I always chuckle when people refer to me as a prolific writer. If anything, I’m the opposite. Sure, since 2003, I’ve put out 10 different books, and written countless stories for SLAM! Wrestling, The Hockey News, and various other newspapers and publications, but there’s a deep shame in me that knows there could have been a hell of a lot more.
Today’s one of those bad days, where I can hardly build momentum to do anything. There’s transcribing to do, editing and posting of wrestling stories, interviews to conduct (none scheduled, so they are mostly cold-calls), some pieces to write for future books, filing, a documentary script to attempt, publicity to beg for … but I find myself unable to do much.
Writing a blog post counts, I guess. That only came about after a second cup of tea though.
In the past, I’ve asked other writers about it and all will confess there are days like this, where you throw on the jogging pants and don’t get much done. It doesn’t mean your brain isn’t working, it just isn’t focused in the most productive way. Being alone in the house instead of in an office environment is part of it, of course, and why I often make myself go to the local library to get some work done.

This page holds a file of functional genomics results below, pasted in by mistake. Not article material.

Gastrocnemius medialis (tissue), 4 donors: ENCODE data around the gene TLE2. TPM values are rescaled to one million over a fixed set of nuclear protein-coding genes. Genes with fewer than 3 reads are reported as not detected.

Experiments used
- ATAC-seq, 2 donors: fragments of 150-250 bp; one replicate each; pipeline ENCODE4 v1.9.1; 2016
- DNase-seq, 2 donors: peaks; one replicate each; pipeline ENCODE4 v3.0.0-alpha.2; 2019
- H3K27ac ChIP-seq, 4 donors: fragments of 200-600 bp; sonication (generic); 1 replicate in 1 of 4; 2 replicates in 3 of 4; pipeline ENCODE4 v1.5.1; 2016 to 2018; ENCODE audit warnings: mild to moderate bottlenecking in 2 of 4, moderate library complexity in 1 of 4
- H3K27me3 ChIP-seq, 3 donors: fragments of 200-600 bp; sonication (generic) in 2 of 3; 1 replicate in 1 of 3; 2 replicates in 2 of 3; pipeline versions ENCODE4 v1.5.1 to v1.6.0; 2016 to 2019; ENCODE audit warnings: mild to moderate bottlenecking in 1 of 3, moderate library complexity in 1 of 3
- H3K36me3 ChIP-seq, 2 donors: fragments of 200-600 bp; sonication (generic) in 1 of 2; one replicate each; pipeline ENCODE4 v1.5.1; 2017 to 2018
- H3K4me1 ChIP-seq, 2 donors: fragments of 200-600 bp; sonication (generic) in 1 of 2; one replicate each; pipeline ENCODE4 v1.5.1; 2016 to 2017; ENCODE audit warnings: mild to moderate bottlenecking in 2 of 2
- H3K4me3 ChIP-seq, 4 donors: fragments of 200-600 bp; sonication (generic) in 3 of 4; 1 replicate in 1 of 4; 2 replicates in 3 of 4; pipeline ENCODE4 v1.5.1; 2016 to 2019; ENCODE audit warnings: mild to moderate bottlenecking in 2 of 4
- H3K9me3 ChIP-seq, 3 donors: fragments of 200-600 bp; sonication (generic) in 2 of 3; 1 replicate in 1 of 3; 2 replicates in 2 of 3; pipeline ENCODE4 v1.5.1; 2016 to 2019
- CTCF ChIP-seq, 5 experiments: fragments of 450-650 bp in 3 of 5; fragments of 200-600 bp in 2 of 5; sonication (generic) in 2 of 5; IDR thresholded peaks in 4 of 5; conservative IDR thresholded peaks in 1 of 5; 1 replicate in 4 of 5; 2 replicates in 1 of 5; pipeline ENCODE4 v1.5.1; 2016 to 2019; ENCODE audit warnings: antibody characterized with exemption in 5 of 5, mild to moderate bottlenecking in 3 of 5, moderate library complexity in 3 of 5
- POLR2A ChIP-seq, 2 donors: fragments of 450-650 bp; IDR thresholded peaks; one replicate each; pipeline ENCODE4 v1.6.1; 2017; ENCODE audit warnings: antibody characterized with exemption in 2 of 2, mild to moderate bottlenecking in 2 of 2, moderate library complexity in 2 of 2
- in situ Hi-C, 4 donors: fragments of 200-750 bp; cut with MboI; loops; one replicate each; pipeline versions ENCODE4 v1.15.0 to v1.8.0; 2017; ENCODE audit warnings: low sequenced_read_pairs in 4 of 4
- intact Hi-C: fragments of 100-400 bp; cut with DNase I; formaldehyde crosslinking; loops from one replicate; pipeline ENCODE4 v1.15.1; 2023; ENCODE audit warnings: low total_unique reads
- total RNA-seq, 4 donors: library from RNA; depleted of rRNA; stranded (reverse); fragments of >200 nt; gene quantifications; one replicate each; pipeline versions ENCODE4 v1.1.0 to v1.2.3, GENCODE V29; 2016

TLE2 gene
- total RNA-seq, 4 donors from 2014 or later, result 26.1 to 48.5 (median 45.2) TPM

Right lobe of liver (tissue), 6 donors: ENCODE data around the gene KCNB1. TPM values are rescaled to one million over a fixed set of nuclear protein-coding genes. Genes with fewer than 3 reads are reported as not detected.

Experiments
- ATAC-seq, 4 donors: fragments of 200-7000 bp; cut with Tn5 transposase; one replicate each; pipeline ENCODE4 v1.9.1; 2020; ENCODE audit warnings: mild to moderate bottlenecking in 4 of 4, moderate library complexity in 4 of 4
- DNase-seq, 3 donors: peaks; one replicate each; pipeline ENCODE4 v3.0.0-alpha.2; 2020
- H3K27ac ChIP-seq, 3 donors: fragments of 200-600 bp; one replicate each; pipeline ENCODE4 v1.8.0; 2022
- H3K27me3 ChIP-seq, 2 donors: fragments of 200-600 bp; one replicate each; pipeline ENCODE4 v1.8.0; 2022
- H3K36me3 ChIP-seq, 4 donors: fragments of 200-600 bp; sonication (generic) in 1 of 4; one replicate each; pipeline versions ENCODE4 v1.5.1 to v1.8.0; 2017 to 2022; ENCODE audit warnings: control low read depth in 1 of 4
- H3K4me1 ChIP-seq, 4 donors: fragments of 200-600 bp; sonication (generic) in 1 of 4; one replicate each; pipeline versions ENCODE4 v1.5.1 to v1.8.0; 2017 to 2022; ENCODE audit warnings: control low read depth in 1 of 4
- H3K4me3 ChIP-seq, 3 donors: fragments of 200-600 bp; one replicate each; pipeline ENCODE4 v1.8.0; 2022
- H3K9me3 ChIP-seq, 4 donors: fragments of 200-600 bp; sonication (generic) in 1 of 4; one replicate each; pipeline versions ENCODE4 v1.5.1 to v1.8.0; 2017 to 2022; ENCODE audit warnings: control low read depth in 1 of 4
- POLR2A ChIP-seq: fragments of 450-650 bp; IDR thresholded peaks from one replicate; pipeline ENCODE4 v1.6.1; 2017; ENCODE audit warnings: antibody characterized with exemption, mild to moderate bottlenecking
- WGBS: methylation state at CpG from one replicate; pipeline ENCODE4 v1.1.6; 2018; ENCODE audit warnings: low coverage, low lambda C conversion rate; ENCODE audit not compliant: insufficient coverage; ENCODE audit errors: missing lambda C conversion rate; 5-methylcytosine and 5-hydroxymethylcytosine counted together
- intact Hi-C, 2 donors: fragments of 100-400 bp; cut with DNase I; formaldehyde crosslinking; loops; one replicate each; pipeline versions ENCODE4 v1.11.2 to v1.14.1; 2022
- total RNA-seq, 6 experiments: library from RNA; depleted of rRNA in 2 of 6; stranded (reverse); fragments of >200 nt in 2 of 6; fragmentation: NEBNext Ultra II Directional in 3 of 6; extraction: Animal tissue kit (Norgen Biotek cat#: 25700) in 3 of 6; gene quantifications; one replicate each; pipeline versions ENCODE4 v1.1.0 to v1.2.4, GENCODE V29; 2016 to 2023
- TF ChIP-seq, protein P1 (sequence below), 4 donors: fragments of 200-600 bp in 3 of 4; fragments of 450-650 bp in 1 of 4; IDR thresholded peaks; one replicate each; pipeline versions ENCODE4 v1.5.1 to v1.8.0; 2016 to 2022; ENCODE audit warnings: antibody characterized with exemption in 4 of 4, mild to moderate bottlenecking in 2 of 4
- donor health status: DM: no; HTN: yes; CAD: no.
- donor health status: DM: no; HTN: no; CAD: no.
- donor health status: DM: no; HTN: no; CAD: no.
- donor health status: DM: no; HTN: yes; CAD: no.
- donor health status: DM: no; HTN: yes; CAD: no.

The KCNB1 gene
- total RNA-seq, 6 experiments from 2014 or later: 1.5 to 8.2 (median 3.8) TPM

Perhaps it came to light particularly after the book launch last night of Stephen Smith’s book Puckstruck: Distracted, Delighted and Distressed by Canada’s Hockey Obsession. I only know Stephen a little, and we’ve helped each other out as fellow hockey historians a couple of times, but I went to the launch as you never know what you’ll find. For a while, I got to spend some time with D’Arcy Jenish, a writer I really admire, so that’s a bonus.
What struck home, though, was when Evan Solomon of CBC was introducing his friend, Stephen, and teasing him about how long it took to get the book out. Years and years. And years. From all accounts, the book itself is worth the wait (my copy is on its way), but it speaks to the complications of this trade.
I have NEVER found the writing to be the issue. The words seem to come easy. After labouring to gather up the interviews, newspaper clippings and with the browser open to hockey stats, I banged out six write-ups for the next book on hockey documents yesterday without much effort. No re-writes, no second guessing. Just writing.
There is no solution. It’s not a crippling issue by any means, just something that will pass. Eventually.
Maybe after another cup of tea. And chocolate.